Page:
Although Pseudomonas seldom infects healthy individuals it's a significant threat to those already suffering from a medical condition, particularly cystic fibrosis, AIDS and cancer. It's also very hard to eliminate.
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EnvironmentThere's a lot of evidence linking the hospital water supply to infections in high-risk patients. It's thought that Pseudonomas can be transmitted by drinking, bathing, contact with wounds, splashing from water outlets, inhalation of aerosols, equipment rinsed in contaminated water, etc. Reference
Department of Health, 2013, HTM 04-01 - Addendum: Pseudomonas aeruginosa – advice for augmented care units. Contaminated water in a hospital setting can transmit P. aeuginosa to patients through the following ways:-
- direct contact with the water through:
- – ingesting
- – bathing
- – contact with mucous membranes or surgical site, or
- – through splashing from water outlets or basins (where the flow from the outlet causes splashback from the surface);
- - inhalation of aerosols from respiratory equipment, devices that produce an aerosol or open suctioning of wound irrigations;
- - medical devices/equipment rinsed with contaminated water;
- - indirect contact via healthcare workers’ hands following washing hands in contaminated water, from surfaces contaminated with water or from contaminated equipment such as reusable wash-bowls.”
Mena, K.D. and Gerba, C.P., 2009, Risk Assessment of Pseudomonas aeruginosa in Water, Reviews of Environmental Contamination and Toxicology, 201, 71-115. “Its occurrence in drinking water is probably related more to its ability to colonize biofilms in plumbing fixtures (i.e., faucets, showerheads, etc.) than its presence in the distribution system or treated drinking water.”
Kisko, G. and Szabo-Szabo, O., 2011. Biofilm removal of Pseudomonas strains using hot water sanitation. Acta Univ. Sapientiae Alimentaria, 4, 69-79. "Our results showed that although hot water sanitation reduced the number of Pseudomonas biofilm cells by about 3-log cycles, it left surviving cells, which enable further growth of biofilm. Therefore, it cannot be considered an effective sanitation procedure unless its application is accompanied by further mechanical or chemical sanitation."
Lutz, J.K. & Lee, J., 2011. Prevalence and antimicrobial resistance of Pseudomonas aeruginosa in swimming pools and hot tubs. Int. J. Environ. Res. Public Health, 8, 554-564. "The temperature range in indoor recreational water is ideal for P. aeruginosa proliferation, which routinely grows in water 4-42 degrees Centigrade."
IncidencePseudomonas is more likely to infect those who are already very sick or vulnerable. Patients in critical care units, high dependency units, burns units, transplant units, haematology wards, renal units and oncology wards are especially at risk. Although difficult to estimate, it's believed to be responsible for about 10% of hospital acquired infections, Reference causing:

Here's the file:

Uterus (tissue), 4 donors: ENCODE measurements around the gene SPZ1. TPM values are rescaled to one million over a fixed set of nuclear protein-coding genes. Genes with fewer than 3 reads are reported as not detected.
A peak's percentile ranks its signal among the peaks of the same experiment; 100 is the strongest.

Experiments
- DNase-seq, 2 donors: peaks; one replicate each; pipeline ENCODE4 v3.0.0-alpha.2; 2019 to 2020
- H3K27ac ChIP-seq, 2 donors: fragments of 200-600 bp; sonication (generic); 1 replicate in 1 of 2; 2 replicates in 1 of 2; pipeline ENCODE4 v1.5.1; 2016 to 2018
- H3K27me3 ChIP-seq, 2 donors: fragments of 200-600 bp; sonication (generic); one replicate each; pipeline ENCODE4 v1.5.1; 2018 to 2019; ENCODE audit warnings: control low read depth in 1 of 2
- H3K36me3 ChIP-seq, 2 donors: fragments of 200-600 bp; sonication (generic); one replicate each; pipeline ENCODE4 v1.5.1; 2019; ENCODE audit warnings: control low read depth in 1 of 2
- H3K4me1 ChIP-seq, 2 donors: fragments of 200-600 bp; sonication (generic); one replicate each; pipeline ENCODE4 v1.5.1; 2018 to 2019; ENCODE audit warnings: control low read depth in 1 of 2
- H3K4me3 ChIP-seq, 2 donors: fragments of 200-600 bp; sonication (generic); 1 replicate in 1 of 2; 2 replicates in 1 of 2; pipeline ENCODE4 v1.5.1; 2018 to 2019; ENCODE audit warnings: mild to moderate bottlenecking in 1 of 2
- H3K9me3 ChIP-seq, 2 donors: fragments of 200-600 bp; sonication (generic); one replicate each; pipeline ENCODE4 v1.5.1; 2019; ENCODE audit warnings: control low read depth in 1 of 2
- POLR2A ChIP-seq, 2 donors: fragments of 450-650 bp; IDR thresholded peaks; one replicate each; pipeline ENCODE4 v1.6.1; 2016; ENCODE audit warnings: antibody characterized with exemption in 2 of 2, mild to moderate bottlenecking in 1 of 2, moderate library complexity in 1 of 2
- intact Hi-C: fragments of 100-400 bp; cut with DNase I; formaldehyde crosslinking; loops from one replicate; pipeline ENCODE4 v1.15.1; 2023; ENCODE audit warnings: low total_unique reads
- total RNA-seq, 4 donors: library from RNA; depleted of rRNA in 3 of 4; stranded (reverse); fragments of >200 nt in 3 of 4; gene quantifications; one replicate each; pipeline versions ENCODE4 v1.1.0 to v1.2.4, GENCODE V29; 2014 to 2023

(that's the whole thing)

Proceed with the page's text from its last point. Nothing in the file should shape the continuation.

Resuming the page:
Gerba, C. & Mena, K.D., (2009). Risk assessment of Pseudomonas aeruginosa in water, Reviews of environmental contamination and toxicology 201: 71-115, Table 5, p.76
- Scepticemia (blood infection)
- Endocarditis (heart infection)
- Osteomyelitis (bone infection)
- Urinary tract infection
- Gastrointestinal disorders
- Pneumonia (70%+ mortality rate)
- Respiratory tract infections
- Meningitis (nervous system)
- Wound infections
Livermore, D.A., 2002, Multiple Mechanisms of Antimicrobial Resistance in Pseudomonas aeruginosa: Our Worst Nightmare?, Clinical Infectious Diseases, 34, 634-64. “Pseudomonas aeruginosa carries multiresistance plasmids less often than does Klebsiella pneumoniae, develops mutational resistance to cephalosporins less readily than Enterobacter species, and has less inherent resistance than Stenotrophomonas maltophilia. What nevertheless makes P. aeruginosa uniquely problematic is a combination of the following: the species' inherent resistance to many drug classes; its ability to acquire resistance, via mutations, to all relevant treatments; its high and increasing rates of resistance locally; and its frequent role in serious infections. A few isolates of P. aeruginosa are resistant to all reliable antibiotics, and this problem seems likely to grow with the emergence of integrins that carry gene cassettes encoding both carbapenemases and amikacin acetyltransferases.”
Scientific Evidence for Copper and Silver efficacy against Pseudomonas bacteria
- Field Studies
- Panzer et al. (2013) studied the isomorphic deactivation of a Pseudomonas aeruginosa oxidoreductase. They showed using X-ray crystallography that the silver ion binds to a key respiratory enzyme in P. aeruginosa, inactivating it. Link to abstract
- Fisher et al. (2009) studied the combined effect of copper and silver against Pseudomonas. Sterile cotton swabs impregnated with copper nitrate and silver nitrate solutions removed 100% of P. aeruginosa from a stainless-steel surface. There was no cross-contamination of other surfaces when the wipes were applied, suggesting that the microbes had been inactivated.
- Huang et al. (2008) studied the in-vitro efficacy of copper and silver ions in eradicating Pseudomonas aeruginosa, Stenotrophomonas maltophilia and Acinetobacter baumanii. The three species of bacteria were exposed to a range of copper ion concentrations (0.1 - 0.8 mg/L), silver ions (0.01 - 0.08 mg/L), and combinations of both. All copper solutions achieved more than 99.99% reduction of P. aeruginosa. Silver at 0.04 - 0.08 mg/L achieved more than 99.99% reduction. The two together showed a synergistic effect. Link to paper
- Yahya et al. (1989) demonstrated complete inactivation of Pseudomonas aeruginosa, and a 2.4 log10 reduction within 2 minutes of Staphylococcus species, by 0.4 mg/L copper, 0.04 mg/L silver, and reduced levels of free chlorine (0.3 mg/L).
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